Parisian Architecture of the Belle Epoque By Roy Johnston.Wiley, 2007.216pp. £39.99
Salvador Dalí drooled over edible buildings; had he hungered for historic periods, the Belle Epoque would surely have been his favoured amusegueule - an excellent choice to judge by Roy Johnston's hugely enjoyable book.
The Belle Epoque spanned the decades either side of 1900, which were pivotal in the architectural transition from Beaux Arts Classicism to a freer inventiveness. Johnston, an architect, relates this shift in architectural styles to changes in Parisian society, drawing references from literature and the arts: Zola provides textbook depictions of life in the atelier, the attic and the salon; Proust pinpoints the most fashionable time for dining.
Johnston's central topic is the apartment block, or immeuble. He uses oor plans as historical documentation: the layout of a 1906 apartment shows the rising importance of family life, with folding doors between salon and dining room and children's bedrooms next to that of their parents. Of Auguste Perret's 25 bis rue Benjamin Franklin (1903-4), he writes: 'The external appearance of this building is well known, but it is the refined plan that excites most admiration.'
Johnston regards Paris as 'an object lesson to city builders everywhere'. Haussmann's boulevards, never used as intended for riot control, provided space for café life and strollers. In 1897, with a demand for taller buildings unsuited to the prevailing Classical template, a concours de façades was instituted, with tax breaks for winning designs. In one chapter, Johnston describes over 30 innovative immeubles built post-1900.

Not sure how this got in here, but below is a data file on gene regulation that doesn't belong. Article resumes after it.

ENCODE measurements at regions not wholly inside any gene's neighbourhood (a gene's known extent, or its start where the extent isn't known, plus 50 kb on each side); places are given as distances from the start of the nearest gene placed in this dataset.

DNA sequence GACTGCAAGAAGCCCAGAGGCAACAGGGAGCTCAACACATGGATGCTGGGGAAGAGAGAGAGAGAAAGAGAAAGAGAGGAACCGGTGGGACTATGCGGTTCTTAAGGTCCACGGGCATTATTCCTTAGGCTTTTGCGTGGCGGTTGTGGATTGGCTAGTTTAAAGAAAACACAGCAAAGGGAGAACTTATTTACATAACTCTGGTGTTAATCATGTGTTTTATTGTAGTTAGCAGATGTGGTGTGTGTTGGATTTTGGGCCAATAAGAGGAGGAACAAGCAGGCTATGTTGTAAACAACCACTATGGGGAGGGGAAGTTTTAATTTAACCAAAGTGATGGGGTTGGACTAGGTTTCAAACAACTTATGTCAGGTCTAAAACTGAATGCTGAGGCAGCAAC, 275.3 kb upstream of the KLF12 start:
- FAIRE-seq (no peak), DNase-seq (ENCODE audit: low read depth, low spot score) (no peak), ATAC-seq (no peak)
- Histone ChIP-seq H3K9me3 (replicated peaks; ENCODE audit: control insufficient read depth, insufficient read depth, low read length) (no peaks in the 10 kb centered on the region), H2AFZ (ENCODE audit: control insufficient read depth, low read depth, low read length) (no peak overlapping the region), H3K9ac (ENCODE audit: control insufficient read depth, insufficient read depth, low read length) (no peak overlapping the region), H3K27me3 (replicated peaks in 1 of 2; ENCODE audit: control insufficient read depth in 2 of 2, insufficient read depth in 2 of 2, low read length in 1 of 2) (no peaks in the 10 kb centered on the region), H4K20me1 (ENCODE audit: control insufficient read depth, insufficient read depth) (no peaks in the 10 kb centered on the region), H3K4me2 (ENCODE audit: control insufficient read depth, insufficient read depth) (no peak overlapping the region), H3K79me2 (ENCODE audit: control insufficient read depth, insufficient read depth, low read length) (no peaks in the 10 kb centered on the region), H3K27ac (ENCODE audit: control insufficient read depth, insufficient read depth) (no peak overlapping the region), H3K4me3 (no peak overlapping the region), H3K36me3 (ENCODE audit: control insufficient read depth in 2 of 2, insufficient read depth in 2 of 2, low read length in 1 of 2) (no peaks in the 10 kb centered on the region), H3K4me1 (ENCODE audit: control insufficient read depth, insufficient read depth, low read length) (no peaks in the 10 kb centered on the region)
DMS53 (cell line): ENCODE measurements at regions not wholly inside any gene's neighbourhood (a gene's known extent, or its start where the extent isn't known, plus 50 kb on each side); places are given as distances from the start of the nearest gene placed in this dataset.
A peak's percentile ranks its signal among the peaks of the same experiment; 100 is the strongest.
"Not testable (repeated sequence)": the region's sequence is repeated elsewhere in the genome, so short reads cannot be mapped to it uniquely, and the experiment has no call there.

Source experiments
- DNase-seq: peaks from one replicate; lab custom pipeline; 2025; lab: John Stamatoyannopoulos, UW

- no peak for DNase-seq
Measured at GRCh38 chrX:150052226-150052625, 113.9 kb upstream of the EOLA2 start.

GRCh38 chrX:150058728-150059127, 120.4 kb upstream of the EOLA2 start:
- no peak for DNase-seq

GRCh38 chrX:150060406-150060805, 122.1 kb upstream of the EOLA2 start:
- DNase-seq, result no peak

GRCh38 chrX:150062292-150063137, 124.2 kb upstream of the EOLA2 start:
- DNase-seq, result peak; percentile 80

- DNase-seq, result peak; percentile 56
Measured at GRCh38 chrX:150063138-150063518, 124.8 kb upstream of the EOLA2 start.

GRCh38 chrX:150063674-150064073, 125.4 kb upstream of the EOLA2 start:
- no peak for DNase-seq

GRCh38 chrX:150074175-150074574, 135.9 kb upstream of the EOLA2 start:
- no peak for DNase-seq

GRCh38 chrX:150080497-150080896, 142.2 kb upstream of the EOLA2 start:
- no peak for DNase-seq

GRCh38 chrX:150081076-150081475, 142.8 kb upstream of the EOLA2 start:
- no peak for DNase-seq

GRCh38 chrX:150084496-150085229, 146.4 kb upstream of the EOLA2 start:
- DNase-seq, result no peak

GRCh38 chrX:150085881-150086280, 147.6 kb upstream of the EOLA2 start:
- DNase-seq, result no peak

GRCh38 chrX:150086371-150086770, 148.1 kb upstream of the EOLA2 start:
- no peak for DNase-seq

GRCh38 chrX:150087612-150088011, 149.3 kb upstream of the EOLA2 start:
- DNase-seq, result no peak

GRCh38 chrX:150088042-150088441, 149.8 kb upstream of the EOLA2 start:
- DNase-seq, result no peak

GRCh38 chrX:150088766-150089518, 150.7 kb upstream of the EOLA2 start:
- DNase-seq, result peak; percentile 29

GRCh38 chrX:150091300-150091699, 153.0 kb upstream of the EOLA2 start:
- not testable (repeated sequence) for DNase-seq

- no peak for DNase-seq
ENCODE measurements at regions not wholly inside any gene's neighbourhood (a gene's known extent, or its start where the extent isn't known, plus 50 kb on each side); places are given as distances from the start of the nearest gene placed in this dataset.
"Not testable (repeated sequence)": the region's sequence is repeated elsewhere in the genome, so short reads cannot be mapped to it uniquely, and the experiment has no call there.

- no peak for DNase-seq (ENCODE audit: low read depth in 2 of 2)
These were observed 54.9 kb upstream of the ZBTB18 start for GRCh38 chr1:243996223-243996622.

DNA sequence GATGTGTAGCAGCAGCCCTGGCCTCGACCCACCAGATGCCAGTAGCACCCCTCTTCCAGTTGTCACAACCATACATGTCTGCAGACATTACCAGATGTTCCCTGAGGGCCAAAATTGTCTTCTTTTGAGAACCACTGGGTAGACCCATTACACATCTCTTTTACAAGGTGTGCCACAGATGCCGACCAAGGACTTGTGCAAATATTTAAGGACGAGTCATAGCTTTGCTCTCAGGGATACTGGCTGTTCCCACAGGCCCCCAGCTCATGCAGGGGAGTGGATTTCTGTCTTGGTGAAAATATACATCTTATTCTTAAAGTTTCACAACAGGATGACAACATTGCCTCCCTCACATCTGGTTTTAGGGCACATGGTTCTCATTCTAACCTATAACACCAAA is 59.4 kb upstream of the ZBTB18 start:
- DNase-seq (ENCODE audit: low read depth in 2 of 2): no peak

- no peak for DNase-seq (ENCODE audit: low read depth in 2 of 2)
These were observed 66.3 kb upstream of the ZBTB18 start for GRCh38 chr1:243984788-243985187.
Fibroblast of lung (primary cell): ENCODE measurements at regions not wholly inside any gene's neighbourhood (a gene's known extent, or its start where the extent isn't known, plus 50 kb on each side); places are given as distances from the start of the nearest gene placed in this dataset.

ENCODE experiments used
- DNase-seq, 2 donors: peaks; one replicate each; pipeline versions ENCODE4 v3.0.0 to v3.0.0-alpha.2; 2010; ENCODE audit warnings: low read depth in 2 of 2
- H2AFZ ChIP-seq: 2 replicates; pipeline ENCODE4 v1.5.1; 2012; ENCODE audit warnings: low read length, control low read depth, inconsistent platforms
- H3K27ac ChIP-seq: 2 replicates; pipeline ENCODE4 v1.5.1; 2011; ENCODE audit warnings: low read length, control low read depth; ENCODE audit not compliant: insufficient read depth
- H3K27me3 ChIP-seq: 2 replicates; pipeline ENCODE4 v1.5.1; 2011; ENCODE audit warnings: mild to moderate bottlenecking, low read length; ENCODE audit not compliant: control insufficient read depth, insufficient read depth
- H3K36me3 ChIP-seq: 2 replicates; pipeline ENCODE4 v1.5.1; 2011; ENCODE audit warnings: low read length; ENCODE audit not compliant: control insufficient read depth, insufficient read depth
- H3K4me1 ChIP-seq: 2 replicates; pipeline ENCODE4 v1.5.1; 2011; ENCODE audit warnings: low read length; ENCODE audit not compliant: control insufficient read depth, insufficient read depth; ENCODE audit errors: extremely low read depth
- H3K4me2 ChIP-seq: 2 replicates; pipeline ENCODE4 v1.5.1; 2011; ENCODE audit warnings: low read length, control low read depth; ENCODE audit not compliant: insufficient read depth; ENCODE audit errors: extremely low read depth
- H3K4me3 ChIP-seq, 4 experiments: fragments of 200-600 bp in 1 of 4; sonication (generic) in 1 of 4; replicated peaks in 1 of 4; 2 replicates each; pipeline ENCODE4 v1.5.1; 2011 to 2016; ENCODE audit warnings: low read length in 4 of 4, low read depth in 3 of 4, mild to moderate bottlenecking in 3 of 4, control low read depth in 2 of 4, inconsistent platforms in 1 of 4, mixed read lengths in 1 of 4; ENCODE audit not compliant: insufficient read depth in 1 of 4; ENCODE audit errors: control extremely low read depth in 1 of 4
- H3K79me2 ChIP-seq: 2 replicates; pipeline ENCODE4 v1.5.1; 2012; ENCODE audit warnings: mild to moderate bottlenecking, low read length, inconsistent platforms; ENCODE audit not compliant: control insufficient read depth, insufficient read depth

We associate the Belle Epoque with Art Nouveau, but the whiplash was 'only one approach to the problem of adaptation and changing economic and cultural needs'.
Hector Guimard's style was not popular at first: Parisians referred to Castel Béranger as 'Castel Dérangé'.
The English scene is an unvoiced subtext throughout.
The French embraced iron in a way we never did - Paris was a Ruskin-free zone. England has railway stations and the ghost of the Crystal Palace, but nothing so establishment as Labrouste's marvels: the reading rooms at the Bibliothèque National and Bibliothèque Sainte-Geneviève. Paris even has an iron church (Astruc's Eglise Notre-Dame-du-Travail), immeubles and grands magasins - Samaritaine, Au Printemps and Galeries Lafayette. It's no wonder the English ocked to Paris to shop.
The International Exhibitions of 1889 and 1900 anchor the Belle Epoque. That of 1889 heralded a new world with its innovative ironwork pavilions and the Eiffel Tower.
The 1900 Exhibition harked back with its two late-Classical showpieces, the Petit Palais and the Grand Palais.
Johnston writes evocatively and succinctly about a city he knows intimately. Some of the more academic sections sparkle less than others, but this is a fine account of an entrancing epoch and Steve Gorton's photographs are the icing on the cake.
Deborah Singmaster is co-director of Footnotes Audio Walks